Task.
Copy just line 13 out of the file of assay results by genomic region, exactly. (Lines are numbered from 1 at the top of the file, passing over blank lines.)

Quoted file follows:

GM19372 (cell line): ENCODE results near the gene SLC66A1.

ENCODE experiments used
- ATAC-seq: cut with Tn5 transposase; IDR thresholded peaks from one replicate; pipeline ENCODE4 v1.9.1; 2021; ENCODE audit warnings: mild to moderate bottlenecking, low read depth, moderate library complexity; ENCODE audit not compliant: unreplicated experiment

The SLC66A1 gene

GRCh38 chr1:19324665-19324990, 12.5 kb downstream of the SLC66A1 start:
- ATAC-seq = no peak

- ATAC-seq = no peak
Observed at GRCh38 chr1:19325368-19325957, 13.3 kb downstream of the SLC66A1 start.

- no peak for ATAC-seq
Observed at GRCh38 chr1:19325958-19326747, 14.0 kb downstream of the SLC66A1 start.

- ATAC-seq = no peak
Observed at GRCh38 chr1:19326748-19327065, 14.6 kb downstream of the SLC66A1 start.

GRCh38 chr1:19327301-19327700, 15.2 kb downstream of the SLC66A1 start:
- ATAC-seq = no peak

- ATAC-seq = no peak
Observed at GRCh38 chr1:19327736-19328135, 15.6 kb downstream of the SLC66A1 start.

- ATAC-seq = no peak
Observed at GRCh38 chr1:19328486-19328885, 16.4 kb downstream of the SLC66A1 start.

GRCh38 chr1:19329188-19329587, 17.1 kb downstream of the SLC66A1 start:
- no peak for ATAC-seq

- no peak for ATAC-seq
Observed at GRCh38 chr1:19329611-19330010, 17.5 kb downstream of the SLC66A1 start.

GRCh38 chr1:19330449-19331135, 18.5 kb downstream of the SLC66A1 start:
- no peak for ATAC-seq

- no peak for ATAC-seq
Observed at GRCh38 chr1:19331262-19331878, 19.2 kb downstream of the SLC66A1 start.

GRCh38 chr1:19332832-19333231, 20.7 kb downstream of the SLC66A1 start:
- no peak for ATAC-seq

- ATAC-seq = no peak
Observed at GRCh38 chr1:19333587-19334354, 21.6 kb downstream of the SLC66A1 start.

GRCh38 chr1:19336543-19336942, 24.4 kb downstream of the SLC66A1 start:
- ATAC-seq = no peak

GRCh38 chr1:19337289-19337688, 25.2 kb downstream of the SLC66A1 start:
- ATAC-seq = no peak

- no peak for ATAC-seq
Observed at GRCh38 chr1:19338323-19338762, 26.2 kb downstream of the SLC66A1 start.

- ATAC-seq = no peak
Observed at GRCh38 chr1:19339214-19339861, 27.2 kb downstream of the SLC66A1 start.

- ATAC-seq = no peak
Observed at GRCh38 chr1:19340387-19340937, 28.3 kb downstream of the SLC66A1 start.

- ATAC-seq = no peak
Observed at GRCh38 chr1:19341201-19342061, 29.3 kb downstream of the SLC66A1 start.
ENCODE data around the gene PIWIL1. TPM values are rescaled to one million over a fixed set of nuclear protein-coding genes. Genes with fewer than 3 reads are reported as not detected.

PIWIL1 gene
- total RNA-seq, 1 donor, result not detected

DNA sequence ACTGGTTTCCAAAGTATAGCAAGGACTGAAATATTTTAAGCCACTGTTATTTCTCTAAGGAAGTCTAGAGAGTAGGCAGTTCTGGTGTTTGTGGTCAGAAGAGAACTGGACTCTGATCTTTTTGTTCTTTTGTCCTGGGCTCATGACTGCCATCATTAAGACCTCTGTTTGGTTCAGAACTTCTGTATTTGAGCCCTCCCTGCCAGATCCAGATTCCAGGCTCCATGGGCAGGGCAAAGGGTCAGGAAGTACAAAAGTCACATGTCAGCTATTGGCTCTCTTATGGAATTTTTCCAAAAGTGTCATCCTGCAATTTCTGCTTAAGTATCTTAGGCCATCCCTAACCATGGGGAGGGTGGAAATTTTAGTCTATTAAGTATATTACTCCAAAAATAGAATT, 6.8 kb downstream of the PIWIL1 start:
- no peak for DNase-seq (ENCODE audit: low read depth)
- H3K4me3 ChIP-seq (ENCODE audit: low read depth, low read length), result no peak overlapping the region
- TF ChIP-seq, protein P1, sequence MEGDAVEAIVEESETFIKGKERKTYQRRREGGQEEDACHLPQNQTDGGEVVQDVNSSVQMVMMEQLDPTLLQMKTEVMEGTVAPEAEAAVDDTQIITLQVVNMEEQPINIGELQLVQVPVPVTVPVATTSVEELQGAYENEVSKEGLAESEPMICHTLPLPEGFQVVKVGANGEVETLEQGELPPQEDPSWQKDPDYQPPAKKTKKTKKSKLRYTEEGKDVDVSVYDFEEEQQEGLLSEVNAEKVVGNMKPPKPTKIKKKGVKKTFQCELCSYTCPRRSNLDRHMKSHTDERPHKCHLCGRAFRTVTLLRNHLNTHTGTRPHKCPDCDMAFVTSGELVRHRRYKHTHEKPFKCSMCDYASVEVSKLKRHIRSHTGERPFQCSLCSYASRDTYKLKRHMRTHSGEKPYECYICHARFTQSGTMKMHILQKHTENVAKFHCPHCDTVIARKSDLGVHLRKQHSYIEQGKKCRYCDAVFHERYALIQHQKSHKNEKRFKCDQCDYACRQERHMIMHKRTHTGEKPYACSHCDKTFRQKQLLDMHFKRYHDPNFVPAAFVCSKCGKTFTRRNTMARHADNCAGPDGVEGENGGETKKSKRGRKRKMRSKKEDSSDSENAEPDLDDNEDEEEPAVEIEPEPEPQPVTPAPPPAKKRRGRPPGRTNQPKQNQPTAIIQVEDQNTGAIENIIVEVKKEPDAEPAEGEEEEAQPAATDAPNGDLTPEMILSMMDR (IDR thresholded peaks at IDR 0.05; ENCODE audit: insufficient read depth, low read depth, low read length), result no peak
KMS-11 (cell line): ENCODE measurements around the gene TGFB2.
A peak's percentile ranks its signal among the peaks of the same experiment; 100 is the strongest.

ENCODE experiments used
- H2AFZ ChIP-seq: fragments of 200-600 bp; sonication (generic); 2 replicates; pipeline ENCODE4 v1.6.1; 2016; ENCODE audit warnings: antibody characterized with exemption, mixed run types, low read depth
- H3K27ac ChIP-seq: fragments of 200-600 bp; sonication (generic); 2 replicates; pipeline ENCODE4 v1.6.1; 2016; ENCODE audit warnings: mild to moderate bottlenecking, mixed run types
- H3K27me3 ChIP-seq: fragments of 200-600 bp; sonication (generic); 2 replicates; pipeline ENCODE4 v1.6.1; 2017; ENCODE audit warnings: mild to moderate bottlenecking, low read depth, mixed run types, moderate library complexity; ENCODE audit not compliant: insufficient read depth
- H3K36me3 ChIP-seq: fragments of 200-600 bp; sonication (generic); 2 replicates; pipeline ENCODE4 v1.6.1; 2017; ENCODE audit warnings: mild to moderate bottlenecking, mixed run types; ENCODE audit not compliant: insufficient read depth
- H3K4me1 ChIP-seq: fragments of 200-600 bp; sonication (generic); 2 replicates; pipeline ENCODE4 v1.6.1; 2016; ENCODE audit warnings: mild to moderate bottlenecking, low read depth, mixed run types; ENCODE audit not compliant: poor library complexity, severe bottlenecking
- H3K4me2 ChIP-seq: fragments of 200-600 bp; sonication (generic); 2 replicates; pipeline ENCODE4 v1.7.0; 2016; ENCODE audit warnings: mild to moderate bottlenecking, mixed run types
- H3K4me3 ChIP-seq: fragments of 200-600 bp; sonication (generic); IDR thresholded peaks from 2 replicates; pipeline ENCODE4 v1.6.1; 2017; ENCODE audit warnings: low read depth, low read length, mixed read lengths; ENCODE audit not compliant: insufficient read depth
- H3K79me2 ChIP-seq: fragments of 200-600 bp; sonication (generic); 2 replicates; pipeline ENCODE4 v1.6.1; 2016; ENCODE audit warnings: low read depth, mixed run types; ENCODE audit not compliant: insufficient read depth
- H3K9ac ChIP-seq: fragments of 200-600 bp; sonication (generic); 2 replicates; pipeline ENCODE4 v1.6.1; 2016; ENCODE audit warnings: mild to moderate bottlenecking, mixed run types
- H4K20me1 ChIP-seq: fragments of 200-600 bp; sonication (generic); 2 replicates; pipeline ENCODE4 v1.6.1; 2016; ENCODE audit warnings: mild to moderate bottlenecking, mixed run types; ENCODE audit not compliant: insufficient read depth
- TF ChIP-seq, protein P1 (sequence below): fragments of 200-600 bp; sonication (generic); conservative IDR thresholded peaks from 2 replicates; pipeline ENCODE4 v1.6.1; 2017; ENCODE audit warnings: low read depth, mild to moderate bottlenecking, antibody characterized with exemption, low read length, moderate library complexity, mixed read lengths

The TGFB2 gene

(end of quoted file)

GRCh38 chr1:19327301-19327700, 15.2 kb downstream of the SLC66A1 start: